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Wavelength Selection for Multivariate Calibration Using Tikhonov Regularization

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Prediction of sample properties using spectroscopic data with multivariate calibration is often enhanced by wavelength selection. This paper reports on a built-in wavelength selection method in which the estimated regression vector contains zero to near-zero coefficients for undesirable wavelengths. The method is based on Tikhonov regularization with the model 1-norm (TR1) and is applied to simulated and near-infrared (NIR) spectral data. Models are also formed from wavelength subsets determined by the standard method of stepwise regression (SWR). Harmonious (bias/variance tradeoff) and parsimonious considerations are compared with and without wavelength selection for principal component regression (PCR), ridge regression (RR), partial least squares (PLS), and multiple linear regression (MLR). Results show that TR1 models generally contain large baseline regions of near-zero coefficients, thereby essentially achieving built-in wavelength selection. For example, wavelengths with spectral interferences and/or poor signal-to-noise ratios obtain near zero regression coefficients. Results often improve with TR1 models, compared to full wavelength PCR, RR, and PLS models. The SWR subset results are similar to those for the TR1 models using the NIR data and worse with the simulated spectral situations. In general, wavelength selection improves prediction accuracy at a sacrifice to a potential increase in variance and the parsimony remains nearly equivalent compared to full wavelength models. New insights gained from the reported studies provide useful guidelines on when to use full wavelengths or use wavelength selection methods. Specifically, when a small number of large wavelength effects (good sensitivity and selectivity) exist, subset selection by SWR (with caution) and TR1 do well. With a small to moderate number of large to moderate sized wavelength effects, TR1 is better. Lastly, when a large number of small effects are present, full wavelengths with the methods of PCR, RR, or PLS are best.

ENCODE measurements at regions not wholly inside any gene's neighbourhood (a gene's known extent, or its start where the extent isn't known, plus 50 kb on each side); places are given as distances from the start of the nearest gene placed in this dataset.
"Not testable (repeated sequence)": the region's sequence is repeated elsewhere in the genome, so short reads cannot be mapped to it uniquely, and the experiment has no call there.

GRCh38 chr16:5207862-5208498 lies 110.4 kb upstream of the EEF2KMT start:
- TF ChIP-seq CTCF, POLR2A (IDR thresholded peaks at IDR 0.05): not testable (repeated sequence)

Document Type: Research Article


Affiliations: 1: Department of Chemistry, Idaho State University, Pocatello, Idaho 83209 2: Institute of Chemistry, Chemical Research Center, Hungarian Academy of Sciences, PO Box 17, H-1525, Budapest, Hungary

Publication date: January 1, 2007

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